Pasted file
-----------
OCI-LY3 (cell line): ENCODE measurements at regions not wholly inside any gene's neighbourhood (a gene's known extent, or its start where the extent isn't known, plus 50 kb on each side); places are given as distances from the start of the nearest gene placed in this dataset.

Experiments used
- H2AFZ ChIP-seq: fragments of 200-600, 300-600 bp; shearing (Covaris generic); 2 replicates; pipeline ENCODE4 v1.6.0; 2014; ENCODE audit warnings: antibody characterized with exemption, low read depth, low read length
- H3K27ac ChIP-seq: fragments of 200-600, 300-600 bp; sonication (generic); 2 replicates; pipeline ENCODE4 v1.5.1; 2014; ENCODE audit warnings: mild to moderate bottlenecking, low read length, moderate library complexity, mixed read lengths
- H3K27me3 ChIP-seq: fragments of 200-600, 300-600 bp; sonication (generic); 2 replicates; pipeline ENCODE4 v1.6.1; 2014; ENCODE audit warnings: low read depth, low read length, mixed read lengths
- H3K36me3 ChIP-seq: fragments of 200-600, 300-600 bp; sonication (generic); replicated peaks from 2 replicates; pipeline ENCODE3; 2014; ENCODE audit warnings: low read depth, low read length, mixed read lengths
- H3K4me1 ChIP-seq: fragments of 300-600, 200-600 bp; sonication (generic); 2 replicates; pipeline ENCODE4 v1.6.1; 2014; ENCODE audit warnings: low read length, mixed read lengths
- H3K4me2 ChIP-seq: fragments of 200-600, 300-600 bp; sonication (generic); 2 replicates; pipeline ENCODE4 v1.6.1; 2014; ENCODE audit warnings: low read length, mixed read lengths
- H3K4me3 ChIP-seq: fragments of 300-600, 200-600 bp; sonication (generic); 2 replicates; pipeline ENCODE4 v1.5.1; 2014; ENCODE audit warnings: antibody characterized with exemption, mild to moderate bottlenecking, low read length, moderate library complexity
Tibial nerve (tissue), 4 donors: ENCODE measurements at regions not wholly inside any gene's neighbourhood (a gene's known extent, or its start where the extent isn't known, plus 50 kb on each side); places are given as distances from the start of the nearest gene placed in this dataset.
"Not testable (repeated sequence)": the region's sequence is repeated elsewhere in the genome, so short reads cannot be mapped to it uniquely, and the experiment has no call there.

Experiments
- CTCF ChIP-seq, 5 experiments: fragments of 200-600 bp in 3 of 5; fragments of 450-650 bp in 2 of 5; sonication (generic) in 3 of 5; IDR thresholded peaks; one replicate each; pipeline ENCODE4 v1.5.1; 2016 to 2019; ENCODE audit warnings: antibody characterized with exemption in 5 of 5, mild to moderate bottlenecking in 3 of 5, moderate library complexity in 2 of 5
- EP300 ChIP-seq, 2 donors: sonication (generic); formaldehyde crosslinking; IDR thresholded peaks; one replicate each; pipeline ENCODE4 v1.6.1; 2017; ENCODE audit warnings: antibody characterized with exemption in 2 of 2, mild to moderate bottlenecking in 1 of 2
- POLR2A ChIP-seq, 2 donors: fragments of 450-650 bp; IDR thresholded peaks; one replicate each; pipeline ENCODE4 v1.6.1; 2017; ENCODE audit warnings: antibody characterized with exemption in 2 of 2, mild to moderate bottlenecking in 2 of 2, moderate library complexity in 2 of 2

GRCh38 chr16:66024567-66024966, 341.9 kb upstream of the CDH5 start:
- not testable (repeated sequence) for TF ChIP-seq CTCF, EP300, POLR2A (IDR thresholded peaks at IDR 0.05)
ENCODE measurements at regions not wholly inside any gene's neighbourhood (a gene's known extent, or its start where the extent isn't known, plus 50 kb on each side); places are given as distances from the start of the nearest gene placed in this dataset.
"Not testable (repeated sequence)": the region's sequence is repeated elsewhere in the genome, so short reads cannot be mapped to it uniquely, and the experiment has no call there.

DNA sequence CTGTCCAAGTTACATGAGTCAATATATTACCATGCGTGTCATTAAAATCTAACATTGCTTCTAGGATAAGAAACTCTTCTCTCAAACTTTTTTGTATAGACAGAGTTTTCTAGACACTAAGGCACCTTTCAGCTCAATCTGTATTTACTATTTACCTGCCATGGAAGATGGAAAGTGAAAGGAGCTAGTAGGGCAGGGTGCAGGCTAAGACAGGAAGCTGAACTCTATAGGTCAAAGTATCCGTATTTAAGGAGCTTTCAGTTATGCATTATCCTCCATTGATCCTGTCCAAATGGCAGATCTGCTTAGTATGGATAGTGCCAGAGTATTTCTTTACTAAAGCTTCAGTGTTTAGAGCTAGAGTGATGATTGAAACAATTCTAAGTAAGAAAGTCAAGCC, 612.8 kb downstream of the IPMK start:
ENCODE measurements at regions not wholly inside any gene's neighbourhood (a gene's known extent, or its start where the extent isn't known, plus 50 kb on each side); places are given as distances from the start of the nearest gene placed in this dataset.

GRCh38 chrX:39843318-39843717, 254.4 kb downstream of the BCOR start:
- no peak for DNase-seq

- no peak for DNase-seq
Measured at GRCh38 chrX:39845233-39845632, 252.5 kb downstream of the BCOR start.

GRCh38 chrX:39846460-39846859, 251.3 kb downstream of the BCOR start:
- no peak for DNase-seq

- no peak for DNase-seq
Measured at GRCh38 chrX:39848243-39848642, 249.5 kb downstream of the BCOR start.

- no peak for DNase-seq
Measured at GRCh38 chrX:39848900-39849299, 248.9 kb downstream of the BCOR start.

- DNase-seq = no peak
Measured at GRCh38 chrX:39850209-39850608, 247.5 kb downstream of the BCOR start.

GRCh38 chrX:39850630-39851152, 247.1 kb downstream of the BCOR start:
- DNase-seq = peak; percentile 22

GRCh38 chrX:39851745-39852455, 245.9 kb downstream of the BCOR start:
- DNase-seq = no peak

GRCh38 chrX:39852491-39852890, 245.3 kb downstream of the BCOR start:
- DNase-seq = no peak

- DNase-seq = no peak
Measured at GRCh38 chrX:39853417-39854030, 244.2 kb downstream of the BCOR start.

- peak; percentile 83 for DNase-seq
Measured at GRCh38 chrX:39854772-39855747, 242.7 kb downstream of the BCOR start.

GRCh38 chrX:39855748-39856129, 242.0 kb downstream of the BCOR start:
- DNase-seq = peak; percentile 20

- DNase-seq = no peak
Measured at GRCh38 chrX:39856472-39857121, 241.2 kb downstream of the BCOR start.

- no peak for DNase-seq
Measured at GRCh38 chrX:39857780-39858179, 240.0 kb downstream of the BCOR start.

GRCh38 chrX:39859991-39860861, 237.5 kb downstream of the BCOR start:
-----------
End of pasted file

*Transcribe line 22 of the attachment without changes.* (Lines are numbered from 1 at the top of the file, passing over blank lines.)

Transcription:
GRCh38 chrX:39843318-39843717, 254.4 kb downstream of the BCOR start: